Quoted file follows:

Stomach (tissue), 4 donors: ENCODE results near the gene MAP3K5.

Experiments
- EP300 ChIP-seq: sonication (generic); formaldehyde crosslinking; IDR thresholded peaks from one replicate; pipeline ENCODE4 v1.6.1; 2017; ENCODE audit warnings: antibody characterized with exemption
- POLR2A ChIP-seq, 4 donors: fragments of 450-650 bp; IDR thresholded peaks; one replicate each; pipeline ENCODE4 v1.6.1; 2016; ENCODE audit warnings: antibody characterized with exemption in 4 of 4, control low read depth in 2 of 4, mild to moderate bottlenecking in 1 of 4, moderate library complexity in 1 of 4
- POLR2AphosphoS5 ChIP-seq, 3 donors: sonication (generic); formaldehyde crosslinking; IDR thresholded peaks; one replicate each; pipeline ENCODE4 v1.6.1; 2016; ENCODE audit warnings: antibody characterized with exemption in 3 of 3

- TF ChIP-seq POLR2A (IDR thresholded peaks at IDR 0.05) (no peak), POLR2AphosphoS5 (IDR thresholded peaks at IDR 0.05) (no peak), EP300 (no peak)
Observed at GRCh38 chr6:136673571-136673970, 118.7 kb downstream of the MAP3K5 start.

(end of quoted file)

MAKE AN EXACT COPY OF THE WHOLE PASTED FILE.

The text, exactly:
Stomach (tissue), 4 donors: ENCODE results near the gene MAP3K5.

Experiments
- EP300 ChIP-seq: sonication (generic); formaldehyde crosslinking; IDR thresholded peaks from one replicate; pipeline ENCODE4 v1.6.1; 2017; ENCODE audit warnings: antibody characterized with exemption
- POLR2A ChIP-seq, 4 donors: fragments of 450-650 bp; IDR thresholded peaks; one replicate each; pipeline ENCODE4 v1.6.1; 2016; ENCODE audit warnings: antibody characterized with exemption in 4 of 4, control low read depth in 2 of 4, mild to moderate bottlenecking in 1 of 4, moderate library complexity in 1 of 4
- POLR2AphosphoS5 ChIP-seq, 3 donors: sonication (generic); formaldehyde crosslinking; IDR thresholded peaks; one replicate each; pipeline ENCODE4 v1.6.1; 2016; ENCODE audit warnings: antibody characterized with exemption in 3 of 3

- TF ChIP-seq POLR2A (IDR thresholded peaks at IDR 0.05) (no peak), POLR2AphosphoS5 (IDR thresholded peaks at IDR 0.05) (no peak), EP300 (no peak)
Observed at GRCh38 chr6:136673571-136673970, 118.7 kb downstream of the MAP3K5 start.